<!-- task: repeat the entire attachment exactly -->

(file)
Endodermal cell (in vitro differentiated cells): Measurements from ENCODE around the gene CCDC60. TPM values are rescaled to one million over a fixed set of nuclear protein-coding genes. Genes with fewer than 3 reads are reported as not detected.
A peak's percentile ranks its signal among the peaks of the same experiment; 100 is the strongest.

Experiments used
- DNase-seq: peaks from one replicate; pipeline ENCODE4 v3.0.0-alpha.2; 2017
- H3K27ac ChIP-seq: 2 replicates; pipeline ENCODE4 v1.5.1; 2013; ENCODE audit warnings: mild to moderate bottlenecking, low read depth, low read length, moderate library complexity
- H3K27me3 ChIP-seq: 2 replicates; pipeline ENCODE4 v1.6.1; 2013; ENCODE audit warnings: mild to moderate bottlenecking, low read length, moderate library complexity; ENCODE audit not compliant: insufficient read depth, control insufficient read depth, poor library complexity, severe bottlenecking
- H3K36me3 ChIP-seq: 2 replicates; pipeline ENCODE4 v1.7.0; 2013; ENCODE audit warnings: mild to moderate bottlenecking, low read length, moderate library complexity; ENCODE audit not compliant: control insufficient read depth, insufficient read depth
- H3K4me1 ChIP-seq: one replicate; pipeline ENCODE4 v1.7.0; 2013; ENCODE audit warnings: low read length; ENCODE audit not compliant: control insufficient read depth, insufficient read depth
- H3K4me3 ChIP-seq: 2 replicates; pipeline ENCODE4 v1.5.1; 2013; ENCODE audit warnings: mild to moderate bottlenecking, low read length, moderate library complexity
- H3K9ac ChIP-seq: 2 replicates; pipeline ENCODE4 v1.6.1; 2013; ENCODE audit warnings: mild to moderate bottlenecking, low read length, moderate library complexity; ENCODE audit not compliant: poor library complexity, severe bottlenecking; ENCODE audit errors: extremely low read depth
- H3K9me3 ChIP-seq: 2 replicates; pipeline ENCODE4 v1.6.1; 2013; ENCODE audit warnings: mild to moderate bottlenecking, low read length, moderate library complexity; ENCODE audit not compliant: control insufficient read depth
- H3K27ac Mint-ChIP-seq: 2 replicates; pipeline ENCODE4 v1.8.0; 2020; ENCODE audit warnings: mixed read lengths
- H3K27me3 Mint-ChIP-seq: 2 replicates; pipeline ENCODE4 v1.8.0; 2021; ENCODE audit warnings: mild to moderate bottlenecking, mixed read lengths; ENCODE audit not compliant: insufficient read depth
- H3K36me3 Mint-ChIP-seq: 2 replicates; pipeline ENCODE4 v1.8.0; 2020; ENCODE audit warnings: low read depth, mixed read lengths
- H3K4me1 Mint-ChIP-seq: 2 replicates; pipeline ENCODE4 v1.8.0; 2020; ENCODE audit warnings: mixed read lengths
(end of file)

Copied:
Endodermal cell (in vitro differentiated cells): Measurements from ENCODE around the gene CCDC60. TPM values are rescaled to one million over a fixed set of nuclear protein-coding genes. Genes with fewer than 3 reads are reported as not detected.
A peak's percentile ranks its signal among the peaks of the same experiment; 100 is the strongest.

Experiments used
- DNase-seq: peaks from one replicate; pipeline ENCODE4 v3.0.0-alpha.2; 2017
- H3K27ac ChIP-seq: 2 replicates; pipeline ENCODE4 v1.5.1; 2013; ENCODE audit warnings: mild to moderate bottlenecking, low read depth, low read length, moderate library complexity
- H3K27me3 ChIP-seq: 2 replicates; pipeline ENCODE4 v1.6.1; 2013; ENCODE audit warnings: mild to moderate bottlenecking, low read length, moderate library complexity; ENCODE audit not compliant: insufficient read depth, control insufficient read depth, poor library complexity, severe bottlenecking
- H3K36me3 ChIP-seq: 2 replicates; pipeline ENCODE4 v1.7.0; 2013; ENCODE audit warnings: mild to moderate bottlenecking, low read length, moderate library complexity; ENCODE audit not compliant: control insufficient read depth, insufficient read depth
- H3K4me1 ChIP-seq: one replicate; pipeline ENCODE4 v1.7.0; 2013; ENCODE audit warnings: low read length; ENCODE audit not compliant: control insufficient read depth, insufficient read depth
- H3K4me3 ChIP-seq: 2 replicates; pipeline ENCODE4 v1.5.1; 2013; ENCODE audit warnings: mild to moderate bottlenecking, low read length, moderate library complexity
- H3K9ac ChIP-seq: 2 replicates; pipeline ENCODE4 v1.6.1; 2013; ENCODE audit warnings: mild to moderate bottlenecking, low read length, moderate library complexity; ENCODE audit not compliant: poor library complexity, severe bottlenecking; ENCODE audit errors: extremely low read depth
- H3K9me3 ChIP-seq: 2 replicates; pipeline ENCODE4 v1.6.1; 2013; ENCODE audit warnings: mild to moderate bottlenecking, low read length, moderate library complexity; ENCODE audit not compliant: control insufficient read depth
- H3K27ac Mint-ChIP-seq: 2 replicates; pipeline ENCODE4 v1.8.0; 2020; ENCODE audit warnings: mixed read lengths
- H3K27me3 Mint-ChIP-seq: 2 replicates; pipeline ENCODE4 v1.8.0; 2021; ENCODE audit warnings: mild to moderate bottlenecking, mixed read lengths; ENCODE audit not compliant: insufficient read depth
- H3K36me3 Mint-ChIP-seq: 2 replicates; pipeline ENCODE4 v1.8.0; 2020; ENCODE audit warnings: low read depth, mixed read lengths
- H3K4me1 Mint-ChIP-seq: 2 replicates; pipeline ENCODE4 v1.8.0; 2020; ENCODE audit warnings: mixed read lengths